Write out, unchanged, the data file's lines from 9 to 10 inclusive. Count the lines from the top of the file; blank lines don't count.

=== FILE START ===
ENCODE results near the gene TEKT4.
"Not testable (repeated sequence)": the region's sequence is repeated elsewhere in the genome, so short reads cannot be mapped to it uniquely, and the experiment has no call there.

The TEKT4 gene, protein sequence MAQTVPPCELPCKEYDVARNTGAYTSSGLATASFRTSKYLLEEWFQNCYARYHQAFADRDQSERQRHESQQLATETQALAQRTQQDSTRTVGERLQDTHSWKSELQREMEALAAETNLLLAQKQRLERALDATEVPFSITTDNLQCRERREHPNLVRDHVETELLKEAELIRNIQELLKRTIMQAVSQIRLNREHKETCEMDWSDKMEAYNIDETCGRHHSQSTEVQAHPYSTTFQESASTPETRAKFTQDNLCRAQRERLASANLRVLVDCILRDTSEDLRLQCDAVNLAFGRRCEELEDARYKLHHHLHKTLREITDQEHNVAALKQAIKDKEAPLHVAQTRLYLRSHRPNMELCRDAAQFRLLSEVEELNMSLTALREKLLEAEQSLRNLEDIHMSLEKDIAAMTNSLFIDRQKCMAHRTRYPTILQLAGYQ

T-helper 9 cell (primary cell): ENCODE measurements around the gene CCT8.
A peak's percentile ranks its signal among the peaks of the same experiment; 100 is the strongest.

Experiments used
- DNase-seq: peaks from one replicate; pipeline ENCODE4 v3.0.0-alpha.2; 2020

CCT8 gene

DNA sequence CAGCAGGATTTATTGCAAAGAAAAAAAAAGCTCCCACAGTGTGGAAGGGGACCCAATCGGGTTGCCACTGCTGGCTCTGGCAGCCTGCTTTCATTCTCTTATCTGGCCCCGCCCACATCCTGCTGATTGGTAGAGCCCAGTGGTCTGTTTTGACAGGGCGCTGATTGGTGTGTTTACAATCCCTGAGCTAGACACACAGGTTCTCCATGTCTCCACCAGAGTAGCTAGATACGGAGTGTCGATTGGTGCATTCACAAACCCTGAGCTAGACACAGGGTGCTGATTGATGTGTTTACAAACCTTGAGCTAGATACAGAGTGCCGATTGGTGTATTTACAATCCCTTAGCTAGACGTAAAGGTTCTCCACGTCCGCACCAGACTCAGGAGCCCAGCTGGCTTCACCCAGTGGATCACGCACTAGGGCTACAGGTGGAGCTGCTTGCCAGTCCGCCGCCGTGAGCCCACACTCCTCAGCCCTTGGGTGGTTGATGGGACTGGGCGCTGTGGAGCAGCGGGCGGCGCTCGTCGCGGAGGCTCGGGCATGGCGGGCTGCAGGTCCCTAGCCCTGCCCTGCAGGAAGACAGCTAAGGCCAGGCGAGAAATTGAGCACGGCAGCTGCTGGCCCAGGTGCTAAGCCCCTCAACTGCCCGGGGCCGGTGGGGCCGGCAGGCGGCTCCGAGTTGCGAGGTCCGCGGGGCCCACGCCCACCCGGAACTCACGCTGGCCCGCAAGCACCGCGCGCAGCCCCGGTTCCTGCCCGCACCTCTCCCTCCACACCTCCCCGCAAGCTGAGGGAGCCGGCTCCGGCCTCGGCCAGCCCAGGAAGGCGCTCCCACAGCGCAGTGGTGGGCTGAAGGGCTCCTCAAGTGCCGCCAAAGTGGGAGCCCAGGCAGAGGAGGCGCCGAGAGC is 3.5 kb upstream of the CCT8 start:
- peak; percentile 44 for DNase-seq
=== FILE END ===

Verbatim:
DNA sequence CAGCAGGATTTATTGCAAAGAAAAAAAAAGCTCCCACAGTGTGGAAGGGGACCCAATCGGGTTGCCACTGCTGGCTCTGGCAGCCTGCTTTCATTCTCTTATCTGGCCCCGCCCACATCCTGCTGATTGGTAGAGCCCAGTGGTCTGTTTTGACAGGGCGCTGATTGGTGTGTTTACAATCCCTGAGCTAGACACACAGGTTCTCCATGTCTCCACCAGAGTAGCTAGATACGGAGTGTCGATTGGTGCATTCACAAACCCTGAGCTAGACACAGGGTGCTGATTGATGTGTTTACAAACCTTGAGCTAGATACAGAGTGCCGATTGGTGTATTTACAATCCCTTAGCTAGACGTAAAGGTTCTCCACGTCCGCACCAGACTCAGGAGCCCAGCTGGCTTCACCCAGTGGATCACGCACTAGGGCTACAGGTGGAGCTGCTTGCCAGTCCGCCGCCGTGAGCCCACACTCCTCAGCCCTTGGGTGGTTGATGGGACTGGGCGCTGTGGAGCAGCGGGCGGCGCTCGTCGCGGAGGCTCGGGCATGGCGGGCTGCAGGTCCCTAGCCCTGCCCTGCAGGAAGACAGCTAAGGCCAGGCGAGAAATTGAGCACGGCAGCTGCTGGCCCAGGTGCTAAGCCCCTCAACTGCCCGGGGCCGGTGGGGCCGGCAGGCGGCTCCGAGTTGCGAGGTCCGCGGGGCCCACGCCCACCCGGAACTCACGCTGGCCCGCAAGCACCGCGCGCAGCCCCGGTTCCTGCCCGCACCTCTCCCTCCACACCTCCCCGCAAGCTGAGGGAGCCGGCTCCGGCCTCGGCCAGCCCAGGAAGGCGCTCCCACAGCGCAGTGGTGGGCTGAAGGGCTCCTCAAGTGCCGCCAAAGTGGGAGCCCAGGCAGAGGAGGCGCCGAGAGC is 3.5 kb upstream of the CCT8 start:
- peak; percentile 44 for DNase-seq